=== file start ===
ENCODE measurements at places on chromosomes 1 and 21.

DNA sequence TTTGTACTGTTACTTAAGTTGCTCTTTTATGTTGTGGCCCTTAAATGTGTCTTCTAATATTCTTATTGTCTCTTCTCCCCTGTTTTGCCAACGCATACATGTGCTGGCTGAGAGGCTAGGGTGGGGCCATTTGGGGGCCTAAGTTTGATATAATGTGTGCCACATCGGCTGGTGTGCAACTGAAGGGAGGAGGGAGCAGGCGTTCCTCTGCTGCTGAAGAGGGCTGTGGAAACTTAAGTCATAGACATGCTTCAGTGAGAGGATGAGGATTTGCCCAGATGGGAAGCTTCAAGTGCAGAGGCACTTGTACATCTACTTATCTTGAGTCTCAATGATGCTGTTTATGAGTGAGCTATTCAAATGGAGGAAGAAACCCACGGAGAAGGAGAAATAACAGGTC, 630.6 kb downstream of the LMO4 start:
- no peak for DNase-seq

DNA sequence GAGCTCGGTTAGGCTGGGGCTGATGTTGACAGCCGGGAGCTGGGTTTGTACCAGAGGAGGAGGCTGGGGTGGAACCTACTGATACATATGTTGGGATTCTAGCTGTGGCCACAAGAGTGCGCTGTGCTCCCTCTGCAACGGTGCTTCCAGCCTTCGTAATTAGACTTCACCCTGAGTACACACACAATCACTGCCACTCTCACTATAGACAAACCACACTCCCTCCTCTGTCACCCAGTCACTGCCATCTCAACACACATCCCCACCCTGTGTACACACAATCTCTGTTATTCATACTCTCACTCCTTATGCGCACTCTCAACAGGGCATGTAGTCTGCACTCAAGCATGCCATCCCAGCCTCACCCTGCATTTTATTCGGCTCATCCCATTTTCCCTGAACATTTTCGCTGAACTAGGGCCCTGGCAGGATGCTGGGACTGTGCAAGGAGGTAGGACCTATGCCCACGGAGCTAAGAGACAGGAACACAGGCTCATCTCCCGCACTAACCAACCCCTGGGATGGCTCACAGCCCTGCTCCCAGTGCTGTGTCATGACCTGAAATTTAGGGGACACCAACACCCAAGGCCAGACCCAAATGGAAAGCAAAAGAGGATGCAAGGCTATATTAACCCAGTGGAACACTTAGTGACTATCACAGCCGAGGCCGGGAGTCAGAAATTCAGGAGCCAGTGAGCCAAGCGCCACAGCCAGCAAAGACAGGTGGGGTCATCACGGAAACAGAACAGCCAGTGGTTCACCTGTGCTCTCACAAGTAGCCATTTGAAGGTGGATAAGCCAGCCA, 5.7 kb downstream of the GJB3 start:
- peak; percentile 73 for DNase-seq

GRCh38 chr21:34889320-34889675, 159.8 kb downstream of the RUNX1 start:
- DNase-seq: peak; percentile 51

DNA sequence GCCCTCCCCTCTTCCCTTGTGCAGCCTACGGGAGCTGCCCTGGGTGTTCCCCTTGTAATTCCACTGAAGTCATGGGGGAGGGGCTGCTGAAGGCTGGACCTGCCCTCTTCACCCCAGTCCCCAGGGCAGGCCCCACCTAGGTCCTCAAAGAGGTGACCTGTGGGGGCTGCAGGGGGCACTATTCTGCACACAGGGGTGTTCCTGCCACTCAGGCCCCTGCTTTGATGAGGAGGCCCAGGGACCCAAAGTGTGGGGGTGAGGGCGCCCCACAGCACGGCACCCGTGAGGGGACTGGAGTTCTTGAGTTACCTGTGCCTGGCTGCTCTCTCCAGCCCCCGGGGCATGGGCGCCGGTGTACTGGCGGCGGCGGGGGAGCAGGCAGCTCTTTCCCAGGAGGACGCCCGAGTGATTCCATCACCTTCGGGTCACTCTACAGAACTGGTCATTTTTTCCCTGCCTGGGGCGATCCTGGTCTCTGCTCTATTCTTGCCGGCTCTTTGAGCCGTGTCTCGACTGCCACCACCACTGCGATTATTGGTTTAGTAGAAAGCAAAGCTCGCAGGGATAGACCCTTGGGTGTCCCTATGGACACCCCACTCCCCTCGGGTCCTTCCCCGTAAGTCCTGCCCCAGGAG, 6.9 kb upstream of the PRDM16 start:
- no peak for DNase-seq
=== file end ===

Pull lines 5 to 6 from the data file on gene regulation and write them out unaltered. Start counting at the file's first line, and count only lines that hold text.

- peak; percentile 73 for DNase-seq

GRCh38 chr21:34889320-34889675, 159.8 kb downstream of the RUNX1 start: